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The goal of this article is to teach you how to use price to earnings ratios (P/E ratios). To keep it practical, we'll show how Hong Kong Economic Times Holdings Limited's (HKG:423) P/E ratio could help you assess the value on offer. Looking at earnings over the last twelve months, Hong Kong Economic Times Holdings has a P/E ratio of 9.9. In other words, at today's prices, investors are paying HK$9.9 for every HK$1 in prior year profit.
How Do I Calculate A Price To Earnings Ratio?
The formula for P/E is:
Price to Earnings Ratio = Share Price ÷ Earnings per Share (EPS)
Or for Hong Kong Economic Times Holdings:
P/E of 9.9 = HK$1.64 ÷ HK$0.17 (Based on the trailing twelve months to March 2019.)
Is A High Price-to-Earnings Ratio Good?
A higher P/E ratio means that buyers have to pay a higher price for each HK$1 the company has earned over the last year. That isn't necessarily good or bad, but a high P/E implies relatively high expectations of what a company can achieve in the future.
Does Hong Kong Economic Times Holdings Have A Relatively High Or Low P/E For Its Industry?
The P/E ratio essentially measures market expectations of a company. If you look at the image below, you can see Hong Kong Economic Times Holdings has a lower P/E than the average (17.2) in the media industry classification.
This suggests that market participants think Hong Kong Economic Times Holdings will underperform other companies in its industry. While current expectations are low, the stock could be undervalued if the situation is better than the market assumes. If you consider the stock interesting, further research is recommended. For example, I often monitor director buying and selling.
How Growth Rates Impact P/E Ratios
P/E ratios primarily reflect market expectations around earnings growth rates. If earnings are growing quickly, then the 'E' in the equation will increase faster than it would otherwise. Therefore, even if you pay a high multiple of earnings now, that multiple will become lower in the future. So while a stock may look expensive based on past earnings, it could be cheap based on future earnings.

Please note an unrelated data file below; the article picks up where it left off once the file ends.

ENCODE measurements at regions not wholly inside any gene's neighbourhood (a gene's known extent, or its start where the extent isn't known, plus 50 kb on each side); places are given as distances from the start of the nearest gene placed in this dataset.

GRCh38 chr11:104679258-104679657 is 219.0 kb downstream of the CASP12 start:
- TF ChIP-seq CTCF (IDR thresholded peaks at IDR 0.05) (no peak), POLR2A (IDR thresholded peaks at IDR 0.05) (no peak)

Hong Kong Economic Times Holdings's earnings per share were pretty steady over the last year. But over the longer term (5 years) earnings per share have increased by 21%.
A Limitation: P/E Ratios Ignore Debt and Cash In The Bank
Don't forget that the P/E ratio considers market capitalization. So it won't reflect the advantage of cash, or disadvantage of debt. Hypothetically, a company could reduce its future P/E ratio by spending its cash (or taking on debt) to achieve higher earnings.
Spending on growth might be good or bad a few years later, but the point is that the P/E ratio does not account for the option (or lack thereof).
So What Does Hong Kong Economic Times Holdings's Balance Sheet Tell Us?
With net cash of HK$330m, Hong Kong Economic Times Holdings has a very strong balance sheet, which may be important for its business. Having said that, at 47% of its market capitalization the cash hoard would contribute towards a higher P/E ratio.
The Bottom Line On Hong Kong Economic Times Holdings's P/E Ratio
Hong Kong Economic Times Holdings's P/E is 9.9 which is below average (10.7) in the HK market. Earnings improved over the last year. And the healthy balance sheet means the company can sustain growth while the P/E suggests shareholders don't think it will.
Investors have an opportunity when market expectations about a stock are wrong. As value investor Benjamin Graham famously said, 'In the short run, the market is a voting machine but in the long run, it is a weighing machine.' Although we don't have analyst forecasts, you could get a better understanding of its growth by checking out this more detailed historical graph of earnings, revenue and cash flow.
Of course you might be able to find a better stock than Hong Kong Economic Times Holdings. So you may wish to see this free collection of other companies that have grown earnings strongly.
We aim to bring you long-term focused research analysis driven by fundamental data. Note that our analysis may not factor in the latest price-sensitive company announcements or qualitative material.
If you spot an error that warrants correction, please contact the editor at firstname.lastname@example.org. This article by Simply Wall St is general in nature. It does not constitute a recommendation to buy or sell any stock, and does not take account of your objectives, or your financial situation. Simply Wall St has no position in the stocks mentioned. Thank you for reading.